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Aristotle on the Sources of the Ethical Life$
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Sylvia Berryman

Print publication date: 2019

Print ISBN-13: 9780198835004

Published to Oxford Scholarship Online: April 2019

DOI: 10.1093/oso/9780198835004.001.0001

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Naturalism in Aristotle’s Politics

Naturalism in Aristotle’s Politics

Chapter:
(p.80) 5 Naturalism in Aristotle’s Politics
Source:
Aristotle on the Sources of the Ethical Life
Author(s):

Sylvia Berryman

Publisher:
Oxford University Press
DOI:10.1093/oso/9780198835004.003.0005

The use of substantive appeals to human nature to justify slavery and the subordination of women, as well as to argue for the polis as the ideal form of political organization, are prominent features of Book One of Aristotle’s Politics. These appeals seem like evidence for an Archimedean ethical naturalism. I argue against this conclusion, however, on the grounds that the Politics is an early work, and does not exhibit a notion of nature that could be investigated from a value-neutral or descriptive point of view. The notion of phusis found in the Politics is out of step with that of the biological work, adhering closer to the sophistic nomos–phusis distinction, i.e. a stand-in for the notion that certain practices are legitimate and not arbitrary impositions. The chapter concludes that Politics Book One does not support the case for Archimedean naturalism.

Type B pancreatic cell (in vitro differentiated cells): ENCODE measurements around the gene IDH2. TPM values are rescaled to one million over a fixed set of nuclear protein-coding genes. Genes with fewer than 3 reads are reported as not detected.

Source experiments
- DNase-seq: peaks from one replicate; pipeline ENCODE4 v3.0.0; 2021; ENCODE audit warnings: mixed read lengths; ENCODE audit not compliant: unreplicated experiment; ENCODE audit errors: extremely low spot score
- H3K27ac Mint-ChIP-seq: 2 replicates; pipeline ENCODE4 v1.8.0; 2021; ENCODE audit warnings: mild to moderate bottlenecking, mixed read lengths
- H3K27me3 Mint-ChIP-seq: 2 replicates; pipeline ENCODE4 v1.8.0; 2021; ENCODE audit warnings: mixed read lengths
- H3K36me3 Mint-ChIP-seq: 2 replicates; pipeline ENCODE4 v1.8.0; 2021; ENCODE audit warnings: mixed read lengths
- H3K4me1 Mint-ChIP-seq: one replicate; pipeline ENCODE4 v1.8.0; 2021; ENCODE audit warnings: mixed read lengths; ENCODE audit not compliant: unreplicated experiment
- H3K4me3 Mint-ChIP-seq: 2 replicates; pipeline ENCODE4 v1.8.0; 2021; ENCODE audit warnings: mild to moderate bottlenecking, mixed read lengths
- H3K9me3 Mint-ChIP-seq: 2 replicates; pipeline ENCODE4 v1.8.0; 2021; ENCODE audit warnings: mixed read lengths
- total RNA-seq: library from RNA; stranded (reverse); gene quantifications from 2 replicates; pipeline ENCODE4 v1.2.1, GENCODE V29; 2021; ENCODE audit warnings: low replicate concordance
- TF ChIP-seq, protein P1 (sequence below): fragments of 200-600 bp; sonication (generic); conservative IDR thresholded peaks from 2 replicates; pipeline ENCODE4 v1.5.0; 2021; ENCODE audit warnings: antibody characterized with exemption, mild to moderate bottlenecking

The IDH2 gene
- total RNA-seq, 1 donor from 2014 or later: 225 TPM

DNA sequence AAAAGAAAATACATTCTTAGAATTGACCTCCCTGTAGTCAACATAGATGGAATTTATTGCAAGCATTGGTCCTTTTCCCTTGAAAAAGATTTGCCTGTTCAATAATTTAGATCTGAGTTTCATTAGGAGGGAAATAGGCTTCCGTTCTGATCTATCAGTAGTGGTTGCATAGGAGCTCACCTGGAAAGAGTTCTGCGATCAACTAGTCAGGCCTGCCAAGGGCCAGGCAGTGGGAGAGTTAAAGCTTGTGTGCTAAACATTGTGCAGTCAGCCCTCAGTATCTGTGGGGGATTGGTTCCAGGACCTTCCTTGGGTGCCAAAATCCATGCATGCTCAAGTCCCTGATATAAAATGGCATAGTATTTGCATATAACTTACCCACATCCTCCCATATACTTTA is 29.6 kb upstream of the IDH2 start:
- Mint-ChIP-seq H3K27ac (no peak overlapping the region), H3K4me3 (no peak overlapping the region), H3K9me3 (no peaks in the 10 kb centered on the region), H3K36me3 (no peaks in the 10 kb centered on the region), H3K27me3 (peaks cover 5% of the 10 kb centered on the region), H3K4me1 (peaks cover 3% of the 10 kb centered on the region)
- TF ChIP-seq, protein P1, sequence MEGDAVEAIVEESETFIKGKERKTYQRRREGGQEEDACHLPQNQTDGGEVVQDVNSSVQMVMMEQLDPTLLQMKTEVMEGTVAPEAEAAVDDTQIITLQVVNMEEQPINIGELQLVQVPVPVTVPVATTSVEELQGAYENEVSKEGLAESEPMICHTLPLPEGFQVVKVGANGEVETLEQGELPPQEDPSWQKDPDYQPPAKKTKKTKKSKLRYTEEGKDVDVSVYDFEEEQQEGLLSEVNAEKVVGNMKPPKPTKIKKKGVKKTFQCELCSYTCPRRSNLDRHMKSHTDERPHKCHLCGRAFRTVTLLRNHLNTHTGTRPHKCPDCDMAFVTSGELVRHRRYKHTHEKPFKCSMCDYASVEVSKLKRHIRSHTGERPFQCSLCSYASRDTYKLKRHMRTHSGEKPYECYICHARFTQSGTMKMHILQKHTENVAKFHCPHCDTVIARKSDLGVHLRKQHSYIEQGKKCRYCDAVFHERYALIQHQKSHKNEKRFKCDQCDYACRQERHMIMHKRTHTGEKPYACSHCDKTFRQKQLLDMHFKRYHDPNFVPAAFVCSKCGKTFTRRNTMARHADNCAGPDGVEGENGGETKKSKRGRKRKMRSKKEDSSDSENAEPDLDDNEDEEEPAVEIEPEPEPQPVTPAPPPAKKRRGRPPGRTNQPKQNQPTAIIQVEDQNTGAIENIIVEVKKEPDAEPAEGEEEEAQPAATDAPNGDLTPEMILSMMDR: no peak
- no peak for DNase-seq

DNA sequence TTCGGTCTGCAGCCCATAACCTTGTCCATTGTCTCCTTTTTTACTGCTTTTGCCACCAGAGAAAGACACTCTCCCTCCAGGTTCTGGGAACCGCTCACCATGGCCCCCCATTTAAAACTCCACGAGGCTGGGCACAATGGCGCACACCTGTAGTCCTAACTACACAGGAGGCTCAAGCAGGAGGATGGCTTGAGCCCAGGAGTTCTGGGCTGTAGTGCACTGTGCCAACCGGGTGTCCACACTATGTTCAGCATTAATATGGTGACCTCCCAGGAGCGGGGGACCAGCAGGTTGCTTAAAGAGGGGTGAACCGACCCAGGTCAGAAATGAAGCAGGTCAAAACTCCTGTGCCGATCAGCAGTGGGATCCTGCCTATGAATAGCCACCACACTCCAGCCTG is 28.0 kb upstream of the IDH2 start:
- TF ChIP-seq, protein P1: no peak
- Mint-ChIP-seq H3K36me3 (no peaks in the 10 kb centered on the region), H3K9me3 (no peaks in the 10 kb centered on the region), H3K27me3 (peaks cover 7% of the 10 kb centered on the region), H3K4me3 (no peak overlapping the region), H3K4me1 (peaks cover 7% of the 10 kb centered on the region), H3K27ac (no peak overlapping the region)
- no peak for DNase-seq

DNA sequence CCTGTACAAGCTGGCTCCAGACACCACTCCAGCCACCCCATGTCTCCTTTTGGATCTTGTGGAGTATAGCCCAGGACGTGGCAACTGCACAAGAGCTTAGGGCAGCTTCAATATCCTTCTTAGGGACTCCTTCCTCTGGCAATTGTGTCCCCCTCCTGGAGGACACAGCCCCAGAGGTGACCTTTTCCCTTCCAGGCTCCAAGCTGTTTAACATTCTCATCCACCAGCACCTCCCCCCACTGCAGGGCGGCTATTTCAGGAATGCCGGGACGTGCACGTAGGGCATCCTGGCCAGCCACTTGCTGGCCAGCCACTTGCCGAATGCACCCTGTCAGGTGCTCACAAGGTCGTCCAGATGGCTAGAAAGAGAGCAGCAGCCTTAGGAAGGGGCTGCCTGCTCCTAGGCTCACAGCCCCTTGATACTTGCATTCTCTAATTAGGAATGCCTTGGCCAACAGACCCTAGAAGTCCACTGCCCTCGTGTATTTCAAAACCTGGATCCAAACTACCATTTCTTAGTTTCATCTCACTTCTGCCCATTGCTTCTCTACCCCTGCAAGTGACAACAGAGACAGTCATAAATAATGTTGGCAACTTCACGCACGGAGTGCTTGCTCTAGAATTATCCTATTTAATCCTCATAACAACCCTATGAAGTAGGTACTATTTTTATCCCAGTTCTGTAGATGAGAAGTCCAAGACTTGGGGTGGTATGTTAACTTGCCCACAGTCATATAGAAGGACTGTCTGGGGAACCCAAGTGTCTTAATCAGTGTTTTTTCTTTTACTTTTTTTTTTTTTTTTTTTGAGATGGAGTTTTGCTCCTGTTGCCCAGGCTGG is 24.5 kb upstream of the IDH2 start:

Keywords:   Aristotle’s Politics, slavery, Archimedean ethical naturalism, Aristotle’s biology, nomos–phusis distinction

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